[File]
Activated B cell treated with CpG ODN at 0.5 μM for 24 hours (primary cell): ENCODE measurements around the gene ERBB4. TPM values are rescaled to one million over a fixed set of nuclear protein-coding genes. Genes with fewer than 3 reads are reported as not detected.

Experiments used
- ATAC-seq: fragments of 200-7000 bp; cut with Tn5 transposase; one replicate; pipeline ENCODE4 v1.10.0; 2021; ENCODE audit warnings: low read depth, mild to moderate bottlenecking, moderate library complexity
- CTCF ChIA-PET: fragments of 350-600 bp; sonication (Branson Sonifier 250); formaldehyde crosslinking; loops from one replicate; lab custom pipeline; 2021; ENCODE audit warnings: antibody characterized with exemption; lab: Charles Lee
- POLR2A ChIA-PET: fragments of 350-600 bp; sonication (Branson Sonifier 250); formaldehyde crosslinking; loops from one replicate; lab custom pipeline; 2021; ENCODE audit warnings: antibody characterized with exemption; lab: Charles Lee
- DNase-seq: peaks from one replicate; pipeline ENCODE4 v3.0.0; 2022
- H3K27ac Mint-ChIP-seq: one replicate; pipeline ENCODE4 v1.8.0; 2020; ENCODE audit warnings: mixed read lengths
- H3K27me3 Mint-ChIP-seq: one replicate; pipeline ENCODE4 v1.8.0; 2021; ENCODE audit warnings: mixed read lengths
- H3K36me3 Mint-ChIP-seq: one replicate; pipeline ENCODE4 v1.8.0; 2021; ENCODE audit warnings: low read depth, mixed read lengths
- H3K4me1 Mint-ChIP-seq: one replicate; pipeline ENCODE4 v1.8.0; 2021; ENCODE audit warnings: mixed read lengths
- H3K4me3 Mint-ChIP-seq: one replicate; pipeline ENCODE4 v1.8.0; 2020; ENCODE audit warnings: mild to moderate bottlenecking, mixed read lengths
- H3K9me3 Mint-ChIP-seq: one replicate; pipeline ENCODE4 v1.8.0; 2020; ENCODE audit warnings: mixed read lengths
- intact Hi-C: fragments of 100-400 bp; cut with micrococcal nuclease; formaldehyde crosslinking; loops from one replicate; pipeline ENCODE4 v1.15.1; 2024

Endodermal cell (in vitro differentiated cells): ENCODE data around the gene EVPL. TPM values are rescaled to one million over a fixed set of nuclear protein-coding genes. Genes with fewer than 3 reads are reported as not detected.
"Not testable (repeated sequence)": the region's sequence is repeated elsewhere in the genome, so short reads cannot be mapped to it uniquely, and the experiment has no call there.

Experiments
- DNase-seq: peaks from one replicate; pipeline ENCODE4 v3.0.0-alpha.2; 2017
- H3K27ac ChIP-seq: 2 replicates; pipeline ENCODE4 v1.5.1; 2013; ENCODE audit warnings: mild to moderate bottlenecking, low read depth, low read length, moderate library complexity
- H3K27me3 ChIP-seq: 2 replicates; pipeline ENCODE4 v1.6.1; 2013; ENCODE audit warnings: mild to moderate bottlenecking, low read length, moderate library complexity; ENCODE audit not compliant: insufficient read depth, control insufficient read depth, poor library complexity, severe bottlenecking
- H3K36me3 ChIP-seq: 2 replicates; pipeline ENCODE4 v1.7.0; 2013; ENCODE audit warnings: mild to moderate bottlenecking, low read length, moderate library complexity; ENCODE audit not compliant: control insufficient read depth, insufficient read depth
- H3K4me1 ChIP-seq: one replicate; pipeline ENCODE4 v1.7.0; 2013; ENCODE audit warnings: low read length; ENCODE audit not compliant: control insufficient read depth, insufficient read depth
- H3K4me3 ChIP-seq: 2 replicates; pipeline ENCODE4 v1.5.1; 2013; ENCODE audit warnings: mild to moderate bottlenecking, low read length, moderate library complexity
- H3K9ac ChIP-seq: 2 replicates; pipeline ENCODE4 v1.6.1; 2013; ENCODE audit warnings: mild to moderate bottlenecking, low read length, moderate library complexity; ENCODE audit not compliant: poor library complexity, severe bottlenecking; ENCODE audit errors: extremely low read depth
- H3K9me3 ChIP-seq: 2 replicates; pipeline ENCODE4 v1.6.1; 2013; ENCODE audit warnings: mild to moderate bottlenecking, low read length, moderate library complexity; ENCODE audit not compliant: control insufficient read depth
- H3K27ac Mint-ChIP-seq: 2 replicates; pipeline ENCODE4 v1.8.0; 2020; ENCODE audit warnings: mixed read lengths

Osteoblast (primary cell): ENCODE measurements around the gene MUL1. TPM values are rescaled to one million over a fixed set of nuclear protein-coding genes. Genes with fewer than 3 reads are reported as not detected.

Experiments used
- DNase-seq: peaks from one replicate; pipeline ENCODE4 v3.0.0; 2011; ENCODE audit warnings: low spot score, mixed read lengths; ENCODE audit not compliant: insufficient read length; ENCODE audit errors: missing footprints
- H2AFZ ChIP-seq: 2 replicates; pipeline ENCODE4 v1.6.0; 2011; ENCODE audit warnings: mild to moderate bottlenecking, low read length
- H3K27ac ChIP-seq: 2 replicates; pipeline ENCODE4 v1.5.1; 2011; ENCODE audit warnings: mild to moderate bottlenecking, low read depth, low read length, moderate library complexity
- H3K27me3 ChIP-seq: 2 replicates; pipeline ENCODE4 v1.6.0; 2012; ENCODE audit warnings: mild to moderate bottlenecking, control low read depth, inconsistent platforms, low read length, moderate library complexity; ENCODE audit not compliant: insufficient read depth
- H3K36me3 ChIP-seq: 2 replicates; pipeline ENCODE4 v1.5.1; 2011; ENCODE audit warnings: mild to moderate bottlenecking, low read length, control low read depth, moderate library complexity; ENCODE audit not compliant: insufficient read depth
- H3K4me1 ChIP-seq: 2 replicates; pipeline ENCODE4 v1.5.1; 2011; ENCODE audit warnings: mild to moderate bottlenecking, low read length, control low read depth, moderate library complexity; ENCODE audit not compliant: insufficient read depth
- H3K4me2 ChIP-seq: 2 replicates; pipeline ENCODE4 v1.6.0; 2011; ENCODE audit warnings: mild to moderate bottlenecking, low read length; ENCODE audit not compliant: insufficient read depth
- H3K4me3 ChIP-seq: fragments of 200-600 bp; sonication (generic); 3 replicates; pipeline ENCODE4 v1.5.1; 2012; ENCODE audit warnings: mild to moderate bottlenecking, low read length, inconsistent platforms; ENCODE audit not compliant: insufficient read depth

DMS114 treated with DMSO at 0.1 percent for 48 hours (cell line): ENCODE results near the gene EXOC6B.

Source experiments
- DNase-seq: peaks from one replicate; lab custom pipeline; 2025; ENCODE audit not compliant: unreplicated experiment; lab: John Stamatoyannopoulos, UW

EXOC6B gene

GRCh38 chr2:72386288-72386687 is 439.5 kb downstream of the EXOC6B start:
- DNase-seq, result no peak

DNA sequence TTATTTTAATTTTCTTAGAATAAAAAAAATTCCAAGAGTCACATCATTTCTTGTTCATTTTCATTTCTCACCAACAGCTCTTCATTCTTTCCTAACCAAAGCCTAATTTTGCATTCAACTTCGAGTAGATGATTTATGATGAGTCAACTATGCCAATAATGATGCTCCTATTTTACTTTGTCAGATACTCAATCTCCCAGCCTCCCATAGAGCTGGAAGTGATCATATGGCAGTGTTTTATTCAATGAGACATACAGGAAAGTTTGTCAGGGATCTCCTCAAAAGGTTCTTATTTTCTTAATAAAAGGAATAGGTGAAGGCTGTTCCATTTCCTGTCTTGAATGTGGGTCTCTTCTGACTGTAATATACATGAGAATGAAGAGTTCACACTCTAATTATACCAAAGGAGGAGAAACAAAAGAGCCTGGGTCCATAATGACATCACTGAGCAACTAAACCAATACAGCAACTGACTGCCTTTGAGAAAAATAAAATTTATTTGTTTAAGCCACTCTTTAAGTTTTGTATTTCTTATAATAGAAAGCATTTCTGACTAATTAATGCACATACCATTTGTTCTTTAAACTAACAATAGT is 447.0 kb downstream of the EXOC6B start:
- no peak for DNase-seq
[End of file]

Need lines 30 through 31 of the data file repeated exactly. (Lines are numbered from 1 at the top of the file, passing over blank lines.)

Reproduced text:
- H3K27ac ChIP-seq: 2 replicates; pipeline ENCODE4 v1.5.1; 2011; ENCODE audit warnings: mild to moderate bottlenecking, low read depth, low read length, moderate library complexity
- H3K27me3 ChIP-seq: 2 replicates; pipeline ENCODE4 v1.6.0; 2012; ENCODE audit warnings: mild to moderate bottlenecking, control low read depth, inconsistent platforms, low read length, moderate library complexity; ENCODE audit not compliant: insufficient read depth